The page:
Credit Score Migration White Paper
A key question for lenders using credit scores is: How will future events impact a consumer’s credit score? An obvious concern is that the consumer was approved for credit given their score exceeded the lender cut-off at the time of evaluation, but may fall below the cut-off soon after the evaluation time. Lenders are also interested in the number of consumers who fail to obtain credit because their scores fall below a lender’s minimum, but then improve their credit scores to a level greater than the lender’s minimum either 3 or 12 months later.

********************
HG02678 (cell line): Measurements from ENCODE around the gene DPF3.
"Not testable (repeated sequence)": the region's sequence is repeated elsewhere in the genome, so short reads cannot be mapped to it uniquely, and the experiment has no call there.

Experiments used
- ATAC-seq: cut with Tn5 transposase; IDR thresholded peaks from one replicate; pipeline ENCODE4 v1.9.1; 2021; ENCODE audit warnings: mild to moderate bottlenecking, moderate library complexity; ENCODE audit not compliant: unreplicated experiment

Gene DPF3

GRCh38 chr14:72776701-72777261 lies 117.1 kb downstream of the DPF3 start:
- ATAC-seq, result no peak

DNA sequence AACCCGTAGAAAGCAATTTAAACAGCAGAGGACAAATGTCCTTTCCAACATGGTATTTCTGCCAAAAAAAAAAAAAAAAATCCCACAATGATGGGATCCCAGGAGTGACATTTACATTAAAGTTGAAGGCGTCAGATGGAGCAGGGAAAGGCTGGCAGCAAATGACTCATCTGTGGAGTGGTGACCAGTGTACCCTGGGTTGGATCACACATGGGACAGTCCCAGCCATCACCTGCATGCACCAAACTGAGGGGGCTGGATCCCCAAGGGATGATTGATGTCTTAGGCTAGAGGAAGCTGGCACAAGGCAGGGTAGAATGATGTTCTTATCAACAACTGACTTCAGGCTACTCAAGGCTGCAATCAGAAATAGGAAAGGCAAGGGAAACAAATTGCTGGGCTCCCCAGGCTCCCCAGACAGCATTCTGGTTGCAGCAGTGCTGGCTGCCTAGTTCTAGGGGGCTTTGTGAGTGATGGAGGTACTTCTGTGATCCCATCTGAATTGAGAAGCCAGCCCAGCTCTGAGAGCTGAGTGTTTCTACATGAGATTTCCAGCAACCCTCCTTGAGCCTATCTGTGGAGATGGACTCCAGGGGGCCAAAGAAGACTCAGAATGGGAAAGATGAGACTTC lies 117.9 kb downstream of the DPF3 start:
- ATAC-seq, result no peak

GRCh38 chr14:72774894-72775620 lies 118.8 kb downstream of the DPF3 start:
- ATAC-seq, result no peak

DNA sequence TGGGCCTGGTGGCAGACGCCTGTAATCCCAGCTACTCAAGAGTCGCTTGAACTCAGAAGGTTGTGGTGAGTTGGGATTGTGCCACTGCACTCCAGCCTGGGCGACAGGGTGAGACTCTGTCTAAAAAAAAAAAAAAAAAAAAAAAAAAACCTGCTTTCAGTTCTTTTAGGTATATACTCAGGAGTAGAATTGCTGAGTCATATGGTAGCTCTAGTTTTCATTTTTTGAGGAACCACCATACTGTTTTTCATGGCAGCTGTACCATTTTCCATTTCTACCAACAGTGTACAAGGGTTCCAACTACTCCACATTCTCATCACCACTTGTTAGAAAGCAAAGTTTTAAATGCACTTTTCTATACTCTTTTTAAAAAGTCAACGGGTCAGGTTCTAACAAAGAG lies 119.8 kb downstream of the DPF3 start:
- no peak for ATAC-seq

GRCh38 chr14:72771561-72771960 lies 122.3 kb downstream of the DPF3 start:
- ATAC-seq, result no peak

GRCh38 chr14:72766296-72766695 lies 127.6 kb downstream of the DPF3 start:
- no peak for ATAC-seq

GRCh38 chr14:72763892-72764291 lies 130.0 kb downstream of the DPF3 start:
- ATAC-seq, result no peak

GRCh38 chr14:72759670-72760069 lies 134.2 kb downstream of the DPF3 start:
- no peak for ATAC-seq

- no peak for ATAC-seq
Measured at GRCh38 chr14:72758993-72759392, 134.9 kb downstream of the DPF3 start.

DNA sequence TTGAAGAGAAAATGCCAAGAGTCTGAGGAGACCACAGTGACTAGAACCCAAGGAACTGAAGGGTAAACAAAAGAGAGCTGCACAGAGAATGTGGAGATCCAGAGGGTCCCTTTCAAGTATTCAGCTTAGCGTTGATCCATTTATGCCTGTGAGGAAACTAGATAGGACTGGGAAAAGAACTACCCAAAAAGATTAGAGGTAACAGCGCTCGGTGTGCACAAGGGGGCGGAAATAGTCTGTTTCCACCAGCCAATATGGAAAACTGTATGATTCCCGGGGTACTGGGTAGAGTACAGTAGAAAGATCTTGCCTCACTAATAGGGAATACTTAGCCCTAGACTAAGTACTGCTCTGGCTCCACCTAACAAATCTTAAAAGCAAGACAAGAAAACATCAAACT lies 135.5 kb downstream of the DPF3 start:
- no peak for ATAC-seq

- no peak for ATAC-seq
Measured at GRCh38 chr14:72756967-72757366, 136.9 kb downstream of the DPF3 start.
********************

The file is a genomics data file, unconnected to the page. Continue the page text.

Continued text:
This study analyzes consumer score migration. Two million consumers were randomly selected from the Experian Credit Bureau database. Their credit scores were determined every quarter during a two-year period between 2011 and 2013. Score changes were evaluated to determine the following insights:
- How stable or volatile are consumer credit scores?
- How do credit scores change over a 3-month and 12-month period?
- For consumers who fail a score cut-off, what percentage of those consumers experience score improvements such that they would pass the cut-off at some point in the future?
- Conversely, what percentage of consumers who pass a cut-off subsequently exhibit deterioration in their credit score?
- What is the true risk implication of typical score changes over a 24-month period?